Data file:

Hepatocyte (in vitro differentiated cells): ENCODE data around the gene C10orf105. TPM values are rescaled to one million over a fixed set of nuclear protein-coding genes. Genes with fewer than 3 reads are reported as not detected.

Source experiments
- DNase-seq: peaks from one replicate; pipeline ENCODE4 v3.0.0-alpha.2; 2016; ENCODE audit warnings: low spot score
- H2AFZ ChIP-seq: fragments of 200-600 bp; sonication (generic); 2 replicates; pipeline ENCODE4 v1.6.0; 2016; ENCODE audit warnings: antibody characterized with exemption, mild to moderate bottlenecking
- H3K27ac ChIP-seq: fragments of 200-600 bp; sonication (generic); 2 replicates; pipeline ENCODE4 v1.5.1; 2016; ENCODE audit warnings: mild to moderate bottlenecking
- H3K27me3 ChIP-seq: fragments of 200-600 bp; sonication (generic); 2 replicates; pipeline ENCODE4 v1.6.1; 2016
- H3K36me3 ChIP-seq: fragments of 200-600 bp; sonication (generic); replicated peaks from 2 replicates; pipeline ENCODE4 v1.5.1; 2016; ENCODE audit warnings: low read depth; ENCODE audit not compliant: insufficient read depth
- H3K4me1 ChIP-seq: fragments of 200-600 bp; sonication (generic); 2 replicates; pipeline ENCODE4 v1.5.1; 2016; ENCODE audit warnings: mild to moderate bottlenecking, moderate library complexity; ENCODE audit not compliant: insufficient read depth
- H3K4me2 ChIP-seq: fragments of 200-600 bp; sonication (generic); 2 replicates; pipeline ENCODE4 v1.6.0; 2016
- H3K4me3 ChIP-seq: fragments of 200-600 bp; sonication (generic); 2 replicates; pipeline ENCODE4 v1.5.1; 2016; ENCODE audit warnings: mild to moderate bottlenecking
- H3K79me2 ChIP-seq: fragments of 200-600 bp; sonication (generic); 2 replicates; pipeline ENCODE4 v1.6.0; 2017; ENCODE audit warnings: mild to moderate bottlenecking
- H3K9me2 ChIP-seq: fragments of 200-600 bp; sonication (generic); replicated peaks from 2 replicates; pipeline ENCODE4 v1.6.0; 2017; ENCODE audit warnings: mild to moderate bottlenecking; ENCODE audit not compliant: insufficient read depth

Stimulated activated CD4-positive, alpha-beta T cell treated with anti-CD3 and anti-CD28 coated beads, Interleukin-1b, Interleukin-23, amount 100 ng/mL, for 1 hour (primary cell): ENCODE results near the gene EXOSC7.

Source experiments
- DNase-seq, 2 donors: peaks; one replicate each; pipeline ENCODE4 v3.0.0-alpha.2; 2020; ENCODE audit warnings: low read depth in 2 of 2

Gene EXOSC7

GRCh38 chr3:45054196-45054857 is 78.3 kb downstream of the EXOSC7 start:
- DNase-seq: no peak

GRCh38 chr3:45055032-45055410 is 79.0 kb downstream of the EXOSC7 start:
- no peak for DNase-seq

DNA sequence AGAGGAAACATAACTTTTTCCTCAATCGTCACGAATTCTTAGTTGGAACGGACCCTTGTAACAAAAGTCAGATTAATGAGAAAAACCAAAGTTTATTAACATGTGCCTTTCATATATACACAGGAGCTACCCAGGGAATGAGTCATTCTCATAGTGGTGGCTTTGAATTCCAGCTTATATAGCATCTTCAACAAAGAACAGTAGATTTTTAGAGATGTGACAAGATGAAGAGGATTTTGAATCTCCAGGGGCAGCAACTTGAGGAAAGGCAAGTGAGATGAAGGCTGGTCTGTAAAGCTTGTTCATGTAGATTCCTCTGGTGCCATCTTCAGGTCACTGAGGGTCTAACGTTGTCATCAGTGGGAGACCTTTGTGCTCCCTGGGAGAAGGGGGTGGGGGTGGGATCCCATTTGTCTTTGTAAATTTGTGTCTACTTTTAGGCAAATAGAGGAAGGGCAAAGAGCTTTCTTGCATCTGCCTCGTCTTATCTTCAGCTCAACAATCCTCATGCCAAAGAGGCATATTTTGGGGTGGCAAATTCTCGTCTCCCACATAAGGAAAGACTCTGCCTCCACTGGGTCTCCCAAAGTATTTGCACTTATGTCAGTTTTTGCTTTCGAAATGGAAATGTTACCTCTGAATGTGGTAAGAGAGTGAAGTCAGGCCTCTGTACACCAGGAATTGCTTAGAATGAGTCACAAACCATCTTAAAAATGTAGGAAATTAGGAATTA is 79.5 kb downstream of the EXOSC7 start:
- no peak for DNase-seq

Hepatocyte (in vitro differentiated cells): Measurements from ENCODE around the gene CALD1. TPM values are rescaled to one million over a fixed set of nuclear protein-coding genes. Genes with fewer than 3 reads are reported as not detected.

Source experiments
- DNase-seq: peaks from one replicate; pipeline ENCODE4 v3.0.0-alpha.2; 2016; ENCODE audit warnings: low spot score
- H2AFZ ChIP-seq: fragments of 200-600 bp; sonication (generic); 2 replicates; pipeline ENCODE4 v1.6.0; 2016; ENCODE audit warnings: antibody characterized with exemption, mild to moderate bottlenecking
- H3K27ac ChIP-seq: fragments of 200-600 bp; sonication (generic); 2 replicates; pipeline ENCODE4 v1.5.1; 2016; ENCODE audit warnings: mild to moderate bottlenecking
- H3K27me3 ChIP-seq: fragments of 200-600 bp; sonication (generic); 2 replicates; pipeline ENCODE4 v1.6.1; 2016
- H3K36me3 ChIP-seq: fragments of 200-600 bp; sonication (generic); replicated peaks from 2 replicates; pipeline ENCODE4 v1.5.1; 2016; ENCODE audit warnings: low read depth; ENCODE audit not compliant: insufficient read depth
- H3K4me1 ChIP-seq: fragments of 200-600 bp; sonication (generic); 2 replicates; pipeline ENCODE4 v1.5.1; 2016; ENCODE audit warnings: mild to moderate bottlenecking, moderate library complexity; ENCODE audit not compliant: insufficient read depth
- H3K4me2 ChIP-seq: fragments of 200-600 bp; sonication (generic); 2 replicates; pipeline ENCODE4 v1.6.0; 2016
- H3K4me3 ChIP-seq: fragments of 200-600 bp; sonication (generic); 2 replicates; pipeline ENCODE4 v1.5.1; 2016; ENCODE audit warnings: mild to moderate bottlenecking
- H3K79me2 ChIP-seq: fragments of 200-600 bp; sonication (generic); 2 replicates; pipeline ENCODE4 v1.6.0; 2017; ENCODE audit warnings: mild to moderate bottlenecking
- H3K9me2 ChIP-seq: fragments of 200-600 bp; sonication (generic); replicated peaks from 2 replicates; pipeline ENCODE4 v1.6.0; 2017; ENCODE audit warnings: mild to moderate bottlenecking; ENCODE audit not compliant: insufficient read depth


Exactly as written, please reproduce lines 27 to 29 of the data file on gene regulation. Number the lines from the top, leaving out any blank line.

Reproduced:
- H3K27ac ChIP-seq: fragments of 200-600 bp; sonication (generic); 2 replicates; pipeline ENCODE4 v1.5.1; 2016; ENCODE audit warnings: mild to moderate bottlenecking
- H3K27me3 ChIP-seq: fragments of 200-600 bp; sonication (generic); 2 replicates; pipeline ENCODE4 v1.6.1; 2016
- H3K36me3 ChIP-seq: fragments of 200-600 bp; sonication (generic); replicated peaks from 2 replicates; pipeline ENCODE4 v1.5.1; 2016; ENCODE audit warnings: low read depth; ENCODE audit not compliant: insufficient read depth